July 22, 2021
A new report from the Rockefeller Foundation says that the “true cost” of food in the United States is at least three times what consumers now spend. The report claims that on top of $1.1 trillion per year in current spending, society also pays another $2.1 trillion in externalities – costs created by the food supply, but not reflected in food prices.
The foundation report identifies health care and environmental costs as the largest externalities. Health costs would include increases in non-communicable diseases, such as more strokes due to higher blood pressure resulting from over-consuming salt. Environmental costs would include greenhouse gas emissions from livestock.
The report acknowledges that there are also benefits – such as a safe food supply – that are not fully reflected in food prices. And critics might note that if “true costs” were really reflected in food prices, low-income communities would suffer most since they spend a higher share of disposable income on food, compared to wealthier individuals. The report advocates addressing that problem through expanding “nutrition safety nets.”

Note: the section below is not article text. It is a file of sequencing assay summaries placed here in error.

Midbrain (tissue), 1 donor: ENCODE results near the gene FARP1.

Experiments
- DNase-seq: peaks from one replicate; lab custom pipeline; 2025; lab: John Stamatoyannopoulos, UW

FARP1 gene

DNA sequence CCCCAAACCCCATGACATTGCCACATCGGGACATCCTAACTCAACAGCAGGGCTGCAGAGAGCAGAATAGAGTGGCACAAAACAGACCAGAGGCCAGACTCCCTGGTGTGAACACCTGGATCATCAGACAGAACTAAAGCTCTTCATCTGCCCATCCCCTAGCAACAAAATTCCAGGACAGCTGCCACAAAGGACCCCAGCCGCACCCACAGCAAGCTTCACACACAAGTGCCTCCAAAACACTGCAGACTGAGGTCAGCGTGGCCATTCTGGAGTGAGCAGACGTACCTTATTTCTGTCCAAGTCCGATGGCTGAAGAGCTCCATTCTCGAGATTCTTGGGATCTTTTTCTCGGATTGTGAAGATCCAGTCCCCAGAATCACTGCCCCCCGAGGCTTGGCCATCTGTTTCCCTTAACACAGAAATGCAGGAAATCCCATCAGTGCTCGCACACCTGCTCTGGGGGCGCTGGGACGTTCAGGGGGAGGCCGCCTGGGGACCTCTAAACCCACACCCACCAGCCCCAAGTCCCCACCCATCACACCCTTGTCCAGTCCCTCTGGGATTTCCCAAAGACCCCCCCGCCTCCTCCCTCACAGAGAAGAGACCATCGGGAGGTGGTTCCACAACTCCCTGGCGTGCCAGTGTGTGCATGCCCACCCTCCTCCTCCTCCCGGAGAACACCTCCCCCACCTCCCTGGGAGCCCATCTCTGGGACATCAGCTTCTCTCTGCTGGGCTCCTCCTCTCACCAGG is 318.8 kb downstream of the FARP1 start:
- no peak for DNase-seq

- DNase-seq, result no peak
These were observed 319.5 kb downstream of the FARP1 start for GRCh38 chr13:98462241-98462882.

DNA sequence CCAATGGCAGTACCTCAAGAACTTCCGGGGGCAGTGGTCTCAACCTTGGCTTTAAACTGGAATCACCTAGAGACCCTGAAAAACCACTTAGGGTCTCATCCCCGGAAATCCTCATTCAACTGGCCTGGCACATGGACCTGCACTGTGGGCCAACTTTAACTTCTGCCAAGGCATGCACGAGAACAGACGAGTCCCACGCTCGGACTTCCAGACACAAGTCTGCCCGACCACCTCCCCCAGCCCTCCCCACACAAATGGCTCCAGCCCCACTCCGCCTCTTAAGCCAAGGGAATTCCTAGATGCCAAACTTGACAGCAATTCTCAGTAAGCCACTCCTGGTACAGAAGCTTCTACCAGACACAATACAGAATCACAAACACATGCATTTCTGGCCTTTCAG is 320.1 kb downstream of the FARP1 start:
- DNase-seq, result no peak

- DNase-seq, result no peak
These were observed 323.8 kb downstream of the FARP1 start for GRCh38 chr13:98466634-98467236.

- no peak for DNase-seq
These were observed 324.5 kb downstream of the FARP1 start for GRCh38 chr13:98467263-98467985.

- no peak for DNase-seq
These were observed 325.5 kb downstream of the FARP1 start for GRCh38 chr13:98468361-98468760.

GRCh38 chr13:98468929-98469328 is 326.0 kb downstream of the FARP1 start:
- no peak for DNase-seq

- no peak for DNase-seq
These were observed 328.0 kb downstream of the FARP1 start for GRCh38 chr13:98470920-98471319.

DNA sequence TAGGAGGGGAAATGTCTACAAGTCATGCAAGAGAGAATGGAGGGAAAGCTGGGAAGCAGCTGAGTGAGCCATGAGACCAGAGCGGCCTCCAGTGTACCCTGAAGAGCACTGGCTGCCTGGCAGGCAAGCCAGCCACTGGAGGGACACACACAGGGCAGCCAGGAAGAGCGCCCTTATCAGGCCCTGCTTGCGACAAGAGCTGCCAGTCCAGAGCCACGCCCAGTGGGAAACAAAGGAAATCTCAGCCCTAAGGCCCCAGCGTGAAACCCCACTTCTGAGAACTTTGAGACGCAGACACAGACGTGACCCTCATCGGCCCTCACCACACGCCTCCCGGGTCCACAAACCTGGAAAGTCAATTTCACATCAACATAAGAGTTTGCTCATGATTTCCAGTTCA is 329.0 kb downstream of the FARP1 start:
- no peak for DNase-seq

The Rockefeller report does not quantify the “true cost” of individual foods, but does make some estimates by sectors, asserting that of $300 billion in costs from greenhouse gas emissions, livestock production accounts for a larger share than crop cultivation. The upcoming United Nations Food Systems Summit will likely discuss the “true cost of food” concept extensively, as it has gained increasing attention recently.
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